Park City • First, there were billboards, urging people to “demand the impossible.”

Now, a new brand of vegetarian hamburger is going after the taste buds of Sundance Film Festival attendees by giving them something a billboard can’t: free samples.

“It’s a lot better than I expected,” said Julia Heath, a first-time Sundance visitor from Sacramento, Calif., who tried one of the new Impossible Burgers. Noting that it’s “more seasoned” than a beef burger, she added, “you can tell they’re really trying to make it taste good.”

Impossible Foods, which makes the new burger, set up a food truck at the Lyft Driver Hub, on Kearns Boulevard near Bonanza Drive in Park City. They started serving free sliders — with lettuce, tomato and special sauce — over the weekend, and will be back Friday and Saturday, Jan. 26 and 27, from noon to midnight.

(Sean P. Means | The Salt Lake Tribune) A food truck serves free samples of the vegan Impossible Burger in Park City to people attending the 2018 Sundance Film Festival.

Heath, a former film student who works at a music venue in Sacramento, said she once went vegetarian for about a year and a half. “Honestly, one day, I really wanted a burger,” she said when asked why she quit. “I used to hate veggie burgers. They usually taste like not-meat.”

The company boasts that its burgers are being served in 400 restaurants around the United States. The billboards — like the one prominently displayed at State Street and 600 South in Salt Lake City — directs customers to a website that urges them to ask their favorite restaurants to put it on their menus.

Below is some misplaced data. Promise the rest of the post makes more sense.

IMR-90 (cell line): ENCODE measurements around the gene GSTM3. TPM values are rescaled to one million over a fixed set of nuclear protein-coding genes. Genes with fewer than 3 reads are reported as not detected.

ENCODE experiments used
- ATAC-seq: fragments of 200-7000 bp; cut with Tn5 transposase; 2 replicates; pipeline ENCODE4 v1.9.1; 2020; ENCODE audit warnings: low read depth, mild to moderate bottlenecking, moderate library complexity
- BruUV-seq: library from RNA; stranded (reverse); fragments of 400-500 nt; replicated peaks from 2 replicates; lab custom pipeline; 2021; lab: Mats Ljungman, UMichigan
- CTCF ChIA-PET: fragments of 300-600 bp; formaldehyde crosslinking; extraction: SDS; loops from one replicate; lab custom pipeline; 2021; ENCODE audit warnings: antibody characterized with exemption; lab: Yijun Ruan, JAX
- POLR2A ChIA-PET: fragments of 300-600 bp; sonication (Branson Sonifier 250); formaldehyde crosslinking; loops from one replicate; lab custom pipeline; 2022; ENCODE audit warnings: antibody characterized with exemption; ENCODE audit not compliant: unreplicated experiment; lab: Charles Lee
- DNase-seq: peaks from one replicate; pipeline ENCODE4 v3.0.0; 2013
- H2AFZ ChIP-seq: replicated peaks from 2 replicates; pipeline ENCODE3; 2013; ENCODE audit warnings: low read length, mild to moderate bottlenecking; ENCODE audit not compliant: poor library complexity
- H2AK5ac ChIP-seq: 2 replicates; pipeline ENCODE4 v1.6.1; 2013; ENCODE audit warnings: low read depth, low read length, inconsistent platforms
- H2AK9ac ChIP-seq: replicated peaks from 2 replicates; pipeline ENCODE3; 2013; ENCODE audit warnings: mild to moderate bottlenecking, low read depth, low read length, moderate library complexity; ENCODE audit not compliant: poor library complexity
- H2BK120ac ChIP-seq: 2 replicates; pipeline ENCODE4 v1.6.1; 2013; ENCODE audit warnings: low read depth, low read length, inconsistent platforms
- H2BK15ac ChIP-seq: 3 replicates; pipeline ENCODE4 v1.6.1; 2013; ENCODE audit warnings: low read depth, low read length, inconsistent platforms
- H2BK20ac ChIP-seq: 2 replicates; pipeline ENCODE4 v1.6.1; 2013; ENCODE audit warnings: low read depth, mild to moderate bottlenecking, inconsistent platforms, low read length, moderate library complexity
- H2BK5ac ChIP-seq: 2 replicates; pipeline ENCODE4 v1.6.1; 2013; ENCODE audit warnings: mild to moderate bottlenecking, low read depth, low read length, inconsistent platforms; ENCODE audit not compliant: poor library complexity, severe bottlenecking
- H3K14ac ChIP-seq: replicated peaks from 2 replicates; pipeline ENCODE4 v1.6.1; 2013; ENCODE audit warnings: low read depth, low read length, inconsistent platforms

At the moment, there’s thought to be only one Utah restaurant serving the Impossible Burger — Peekaboo Canyon Wood Fired Kitchen in Kanab.

Dave Morris, who owns Piper Down in Salt Lake City and the Ice Haus in Murray, would like to serve it, and has told his suppliers to get him the Impossible Burger as soon as they can.

“There’s no supply chain right now,” Morris said. “It’s a waste to advertise something you can’t supply. I think it’s a good product, but I don’t know because I can’t see it, taste it or touch it.”

Morris currently serves the Beyond Burger brand of veggie burger at his restaurants. That brand, which can be found at some supermarkets, simulates the “bleed” of beef by using beet juice.

The Impossible Burger boasts a plant-based version of heme, a compound derived from hemoglobin, to give it a beeflike taste.

Ice Haus has Vegan Friday events and Saturday steak nights, and Morris said the vegan products outsell the steaks.

“I’m actually the vegan junk-food king of Utah,” he declared with a laugh.